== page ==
Comparing the pattern and prevalence of lesions on the skulls of dinosaurs in the Triceratops genus with those of a short-horned cousin strongly suggests that Triceratops used their horns in head-to-head combat among themselves.
With a broad frill on the back of its skull and its trademark three horns — a small, rhino-style horn on the nose and a long one pointing forward from above each eyebrow — Triceratops are among the dinosaur era’s most recognizable creatures. Everyone from paleontologists to filmmakers and children, imaginative folks all, has envisioned the behemoth using its horns to defend itself against predators such as Tyrannosaurus rex. Now, research reported online January 27 in PLoS ONE hints that Triceratops used their brow horns to joust with each other.
Andy Farke, a vertebrate paleontologist at the Raymond M. Alf Museum of Paleontology in Claremont, Calif., and his colleagues reached this conclusion by analyzing the pattern and prevalence of lesions on various fossilized skull bones of adult Triceratops. Not all of the skulls were complete, so some bones showed up more often than others, he notes. The team counted lesions thought to represent the healing of fractures and superficial traumas, such as gouges and scrapes.
Of the 47 Triceratops skulls that included a nasal bone — the large bone that forms the bridge of the creature’s nose — none included lesions. Of the 58 squamosals — the bones that extend from behind the eye to the lower edge of the frill — that the team analyzed, 10 showed signs of healed injuries or fractures, says Farke. If Triceratops engaged in head-to-head combat with each other in battles for territory, food or mates, the brow horns of one grappler would have been long enough to reach, and possibly gouge or scrape, the squamosals of the other. Because the bones from the central portions of the frill didn’t have similar rates of damage, the team suggests that the lesions weren’t caused by predators or bacterial infections.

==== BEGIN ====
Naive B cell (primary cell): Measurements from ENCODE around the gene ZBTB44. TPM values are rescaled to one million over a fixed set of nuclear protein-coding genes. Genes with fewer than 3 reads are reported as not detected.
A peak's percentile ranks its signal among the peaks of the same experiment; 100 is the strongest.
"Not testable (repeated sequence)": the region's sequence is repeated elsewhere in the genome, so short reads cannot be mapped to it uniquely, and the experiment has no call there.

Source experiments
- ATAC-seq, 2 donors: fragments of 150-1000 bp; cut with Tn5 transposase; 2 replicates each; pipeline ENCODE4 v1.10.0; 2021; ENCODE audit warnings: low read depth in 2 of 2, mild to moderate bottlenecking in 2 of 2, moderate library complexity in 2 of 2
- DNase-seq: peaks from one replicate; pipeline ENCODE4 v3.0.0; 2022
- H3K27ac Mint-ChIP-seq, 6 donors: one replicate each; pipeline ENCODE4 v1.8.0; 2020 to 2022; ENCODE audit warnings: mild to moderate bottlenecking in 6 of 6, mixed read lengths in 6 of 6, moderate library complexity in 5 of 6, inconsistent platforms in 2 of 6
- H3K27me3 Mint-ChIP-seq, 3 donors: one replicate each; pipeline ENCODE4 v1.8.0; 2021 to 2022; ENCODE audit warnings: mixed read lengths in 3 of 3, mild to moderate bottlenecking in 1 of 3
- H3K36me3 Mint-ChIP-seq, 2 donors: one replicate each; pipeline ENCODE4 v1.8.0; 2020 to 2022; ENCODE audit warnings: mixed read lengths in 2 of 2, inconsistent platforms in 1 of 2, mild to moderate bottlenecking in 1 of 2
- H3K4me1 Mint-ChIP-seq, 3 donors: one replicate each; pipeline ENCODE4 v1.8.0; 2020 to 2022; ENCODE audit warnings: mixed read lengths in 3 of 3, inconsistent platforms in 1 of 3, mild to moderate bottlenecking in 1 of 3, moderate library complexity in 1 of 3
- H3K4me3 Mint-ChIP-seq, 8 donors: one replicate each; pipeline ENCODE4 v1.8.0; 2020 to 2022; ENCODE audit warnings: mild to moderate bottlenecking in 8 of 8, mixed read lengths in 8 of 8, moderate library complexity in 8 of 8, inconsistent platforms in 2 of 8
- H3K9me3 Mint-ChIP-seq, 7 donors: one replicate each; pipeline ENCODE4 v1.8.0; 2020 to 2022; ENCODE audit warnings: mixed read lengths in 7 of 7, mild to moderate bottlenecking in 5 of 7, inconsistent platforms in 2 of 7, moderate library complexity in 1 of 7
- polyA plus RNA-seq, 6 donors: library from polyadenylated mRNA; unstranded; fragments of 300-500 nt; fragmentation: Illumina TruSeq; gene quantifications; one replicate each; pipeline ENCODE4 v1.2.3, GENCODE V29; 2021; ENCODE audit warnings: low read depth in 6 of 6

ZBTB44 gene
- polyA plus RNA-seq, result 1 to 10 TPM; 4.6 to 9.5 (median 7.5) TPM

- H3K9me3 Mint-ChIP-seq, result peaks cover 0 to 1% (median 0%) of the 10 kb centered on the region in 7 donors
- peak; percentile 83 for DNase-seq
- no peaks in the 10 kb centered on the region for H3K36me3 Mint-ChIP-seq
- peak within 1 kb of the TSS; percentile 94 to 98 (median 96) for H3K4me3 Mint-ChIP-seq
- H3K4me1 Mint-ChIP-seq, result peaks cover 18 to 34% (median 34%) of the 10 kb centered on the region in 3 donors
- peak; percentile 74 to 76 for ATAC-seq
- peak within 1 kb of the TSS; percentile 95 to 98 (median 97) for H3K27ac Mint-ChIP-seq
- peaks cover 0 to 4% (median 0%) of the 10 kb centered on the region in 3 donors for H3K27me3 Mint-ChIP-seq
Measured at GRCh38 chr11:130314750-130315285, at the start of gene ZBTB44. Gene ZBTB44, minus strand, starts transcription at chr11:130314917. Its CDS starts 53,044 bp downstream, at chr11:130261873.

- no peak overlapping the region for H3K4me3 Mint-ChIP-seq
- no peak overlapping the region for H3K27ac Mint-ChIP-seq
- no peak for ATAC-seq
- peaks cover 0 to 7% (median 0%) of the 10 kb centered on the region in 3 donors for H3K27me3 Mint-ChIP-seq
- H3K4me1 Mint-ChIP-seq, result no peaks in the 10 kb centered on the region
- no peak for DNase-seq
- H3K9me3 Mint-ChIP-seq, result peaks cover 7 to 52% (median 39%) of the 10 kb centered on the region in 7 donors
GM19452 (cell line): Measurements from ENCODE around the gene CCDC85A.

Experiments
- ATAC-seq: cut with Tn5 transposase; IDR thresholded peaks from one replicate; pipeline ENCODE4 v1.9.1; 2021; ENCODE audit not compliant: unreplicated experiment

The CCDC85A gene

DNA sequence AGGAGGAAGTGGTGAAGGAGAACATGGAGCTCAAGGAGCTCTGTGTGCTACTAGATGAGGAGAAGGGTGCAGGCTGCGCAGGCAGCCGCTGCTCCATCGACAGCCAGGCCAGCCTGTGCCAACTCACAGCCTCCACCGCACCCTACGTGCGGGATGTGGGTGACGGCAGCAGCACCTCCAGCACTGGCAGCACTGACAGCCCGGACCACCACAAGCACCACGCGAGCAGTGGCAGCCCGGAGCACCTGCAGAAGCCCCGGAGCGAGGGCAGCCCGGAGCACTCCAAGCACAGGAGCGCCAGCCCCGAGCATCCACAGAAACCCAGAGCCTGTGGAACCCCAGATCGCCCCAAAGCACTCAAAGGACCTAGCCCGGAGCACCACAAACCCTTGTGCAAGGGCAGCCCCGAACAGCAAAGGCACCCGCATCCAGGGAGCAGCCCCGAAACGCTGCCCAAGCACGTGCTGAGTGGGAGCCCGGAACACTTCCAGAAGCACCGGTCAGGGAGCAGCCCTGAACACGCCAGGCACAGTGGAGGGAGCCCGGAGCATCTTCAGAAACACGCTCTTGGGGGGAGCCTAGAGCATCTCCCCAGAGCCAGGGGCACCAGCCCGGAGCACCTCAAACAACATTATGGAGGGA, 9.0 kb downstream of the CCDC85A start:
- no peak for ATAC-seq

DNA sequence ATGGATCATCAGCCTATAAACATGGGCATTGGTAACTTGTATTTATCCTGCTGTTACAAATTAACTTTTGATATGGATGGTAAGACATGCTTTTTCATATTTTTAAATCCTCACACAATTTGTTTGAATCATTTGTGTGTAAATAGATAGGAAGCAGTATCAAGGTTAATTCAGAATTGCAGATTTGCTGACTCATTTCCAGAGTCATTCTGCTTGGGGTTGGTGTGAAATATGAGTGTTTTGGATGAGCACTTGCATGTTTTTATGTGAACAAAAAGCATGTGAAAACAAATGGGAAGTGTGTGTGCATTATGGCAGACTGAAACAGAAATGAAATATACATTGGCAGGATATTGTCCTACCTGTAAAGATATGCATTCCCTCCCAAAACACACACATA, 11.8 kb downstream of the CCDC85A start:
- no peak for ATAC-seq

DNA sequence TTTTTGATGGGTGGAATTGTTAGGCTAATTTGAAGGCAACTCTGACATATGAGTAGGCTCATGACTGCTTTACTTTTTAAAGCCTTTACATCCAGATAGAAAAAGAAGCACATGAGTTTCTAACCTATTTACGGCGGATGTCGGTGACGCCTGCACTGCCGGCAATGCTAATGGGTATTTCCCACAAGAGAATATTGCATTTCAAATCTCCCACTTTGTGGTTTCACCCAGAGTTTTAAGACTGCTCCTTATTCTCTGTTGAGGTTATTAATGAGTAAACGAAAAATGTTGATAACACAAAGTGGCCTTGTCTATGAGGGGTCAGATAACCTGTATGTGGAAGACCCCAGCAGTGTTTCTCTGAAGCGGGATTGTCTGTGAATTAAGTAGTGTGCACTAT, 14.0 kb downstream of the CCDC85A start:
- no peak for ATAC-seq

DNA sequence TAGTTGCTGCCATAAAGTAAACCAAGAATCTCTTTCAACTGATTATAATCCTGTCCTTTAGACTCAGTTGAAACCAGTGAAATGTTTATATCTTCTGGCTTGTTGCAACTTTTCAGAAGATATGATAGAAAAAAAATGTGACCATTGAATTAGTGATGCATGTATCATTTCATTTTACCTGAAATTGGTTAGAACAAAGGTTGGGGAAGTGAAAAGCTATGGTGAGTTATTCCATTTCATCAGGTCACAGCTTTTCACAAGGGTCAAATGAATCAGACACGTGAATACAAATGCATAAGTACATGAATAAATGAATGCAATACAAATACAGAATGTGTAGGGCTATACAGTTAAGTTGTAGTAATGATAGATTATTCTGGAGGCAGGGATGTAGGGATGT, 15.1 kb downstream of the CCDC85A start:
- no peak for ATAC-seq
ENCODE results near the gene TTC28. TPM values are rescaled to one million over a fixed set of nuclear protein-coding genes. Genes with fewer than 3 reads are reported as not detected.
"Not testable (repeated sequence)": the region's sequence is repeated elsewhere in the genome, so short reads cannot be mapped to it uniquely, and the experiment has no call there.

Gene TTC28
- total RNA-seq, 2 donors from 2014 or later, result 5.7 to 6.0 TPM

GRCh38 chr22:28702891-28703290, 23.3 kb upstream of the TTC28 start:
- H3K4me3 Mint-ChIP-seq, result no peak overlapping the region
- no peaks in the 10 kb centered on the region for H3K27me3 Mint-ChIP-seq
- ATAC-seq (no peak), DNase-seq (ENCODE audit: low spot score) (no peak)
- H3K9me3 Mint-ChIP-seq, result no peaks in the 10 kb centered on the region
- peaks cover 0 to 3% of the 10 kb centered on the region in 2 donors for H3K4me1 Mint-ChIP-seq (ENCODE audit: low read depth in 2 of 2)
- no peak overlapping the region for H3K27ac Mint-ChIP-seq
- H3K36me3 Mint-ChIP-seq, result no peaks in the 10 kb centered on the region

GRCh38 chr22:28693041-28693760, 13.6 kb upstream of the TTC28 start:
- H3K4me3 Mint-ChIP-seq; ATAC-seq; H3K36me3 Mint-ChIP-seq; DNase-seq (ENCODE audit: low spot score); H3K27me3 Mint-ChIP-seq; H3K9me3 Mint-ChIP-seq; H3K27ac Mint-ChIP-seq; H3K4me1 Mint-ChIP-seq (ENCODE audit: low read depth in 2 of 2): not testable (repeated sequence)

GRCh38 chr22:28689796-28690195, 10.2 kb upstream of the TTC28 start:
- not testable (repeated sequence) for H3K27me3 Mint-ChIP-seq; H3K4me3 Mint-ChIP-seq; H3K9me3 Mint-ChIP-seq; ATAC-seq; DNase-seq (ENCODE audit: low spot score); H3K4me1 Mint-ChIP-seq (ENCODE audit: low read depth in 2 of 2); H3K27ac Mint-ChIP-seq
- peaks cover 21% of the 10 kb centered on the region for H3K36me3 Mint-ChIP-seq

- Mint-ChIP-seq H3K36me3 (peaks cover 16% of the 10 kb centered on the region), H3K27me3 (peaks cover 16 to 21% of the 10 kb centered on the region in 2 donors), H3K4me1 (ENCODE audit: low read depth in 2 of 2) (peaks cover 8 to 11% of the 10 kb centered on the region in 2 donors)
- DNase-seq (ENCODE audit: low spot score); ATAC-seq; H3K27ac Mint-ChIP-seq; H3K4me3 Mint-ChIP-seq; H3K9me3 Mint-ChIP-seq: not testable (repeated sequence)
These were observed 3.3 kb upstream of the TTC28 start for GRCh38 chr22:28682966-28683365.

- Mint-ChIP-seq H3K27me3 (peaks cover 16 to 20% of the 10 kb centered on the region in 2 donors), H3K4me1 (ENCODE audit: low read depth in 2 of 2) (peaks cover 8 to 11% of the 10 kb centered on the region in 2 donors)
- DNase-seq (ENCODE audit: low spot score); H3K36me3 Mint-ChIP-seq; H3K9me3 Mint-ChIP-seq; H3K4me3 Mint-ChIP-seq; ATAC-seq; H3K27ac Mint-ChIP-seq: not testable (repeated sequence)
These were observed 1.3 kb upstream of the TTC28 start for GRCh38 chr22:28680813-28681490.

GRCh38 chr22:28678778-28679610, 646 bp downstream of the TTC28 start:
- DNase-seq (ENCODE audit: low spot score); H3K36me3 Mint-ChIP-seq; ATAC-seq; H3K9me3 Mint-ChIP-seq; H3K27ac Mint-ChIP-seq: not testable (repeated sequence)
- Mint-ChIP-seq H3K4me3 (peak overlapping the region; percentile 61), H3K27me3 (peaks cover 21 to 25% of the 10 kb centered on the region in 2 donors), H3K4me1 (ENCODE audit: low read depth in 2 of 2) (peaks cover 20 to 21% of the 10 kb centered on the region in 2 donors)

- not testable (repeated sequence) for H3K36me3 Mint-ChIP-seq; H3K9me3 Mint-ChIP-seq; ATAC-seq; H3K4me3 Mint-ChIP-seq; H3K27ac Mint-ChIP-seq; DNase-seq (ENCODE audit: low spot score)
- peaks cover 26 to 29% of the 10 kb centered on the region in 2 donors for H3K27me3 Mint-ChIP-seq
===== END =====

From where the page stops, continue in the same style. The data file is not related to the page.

The skull of a close cousin of Triceratops, a creature called Centrosaurus, was built somewhat differently, with a relatively long nasal horn and relatively short brow horns. As in Triceratops, none of the Centrosaurus nasal bones had lesions. And of the 62 Centrosaurus squamosals that the team analyzed, only one preserved evidence of a healed wound or fracture.
The frequency of lesions on Triceratops squamosals and almost complete lack of them on similarly placed bones in Centrosaurus “is an intriguing pattern,” says Farke. “We can’t say that all of these lesions were caused by wounds,” but the overall pattern suggests that Triceratops tussled in head-to-head, frill-gouging combat and that Centrosaurus didn’t.
Attributing these skull lesions to combat “is very sexy” and is bound to attract a lot of attention “but it’s also very speculative,” says Mark Goodwin, a paleontologist at the University of California, Berkeley. “The evidence of different pathologies [in the two species] is not evidence of combat” in Triceratops, he adds, but the findings are “a first step” toward making a case. Detailed analyses of the bone in and around the lesions would help support the idea that Triceratops routinely engaged in combat, he suggests.
“Not all [such lesions] are the result of trauma,” cautions Bruce Rothschild, a paleopathologist at the University of Kansas’ Natural History Museum and Biodiversity Research Center in Lawrence. “It’s not clear what some of these lesions are,” he notes, but some could stem from bone development or be the result of stress fractures unrelated to combat.
No one has conducted detailed analyses of Triceratops horns, which are somewhat hollow at their bases, to determine whether they could stand up to the stresses that jousting might induce, says Farke. However, he notes, the oryx — a modern-day antelope with a similar horn structure — engages in fierce combat with its horns. “It’s safe to say that [their horns] could stand up” to such stresses, he contends.
The team’s statistical analyses are “suggestive but not conclusive,” says Elizabeth Rega, a paleopathologist at Western University of Health Sciences in Pomona, Calif. Nevertheless, “this is an important paper and a terrific start … that raises more questions,” she adds. “This is the beginning of their research, not the end.”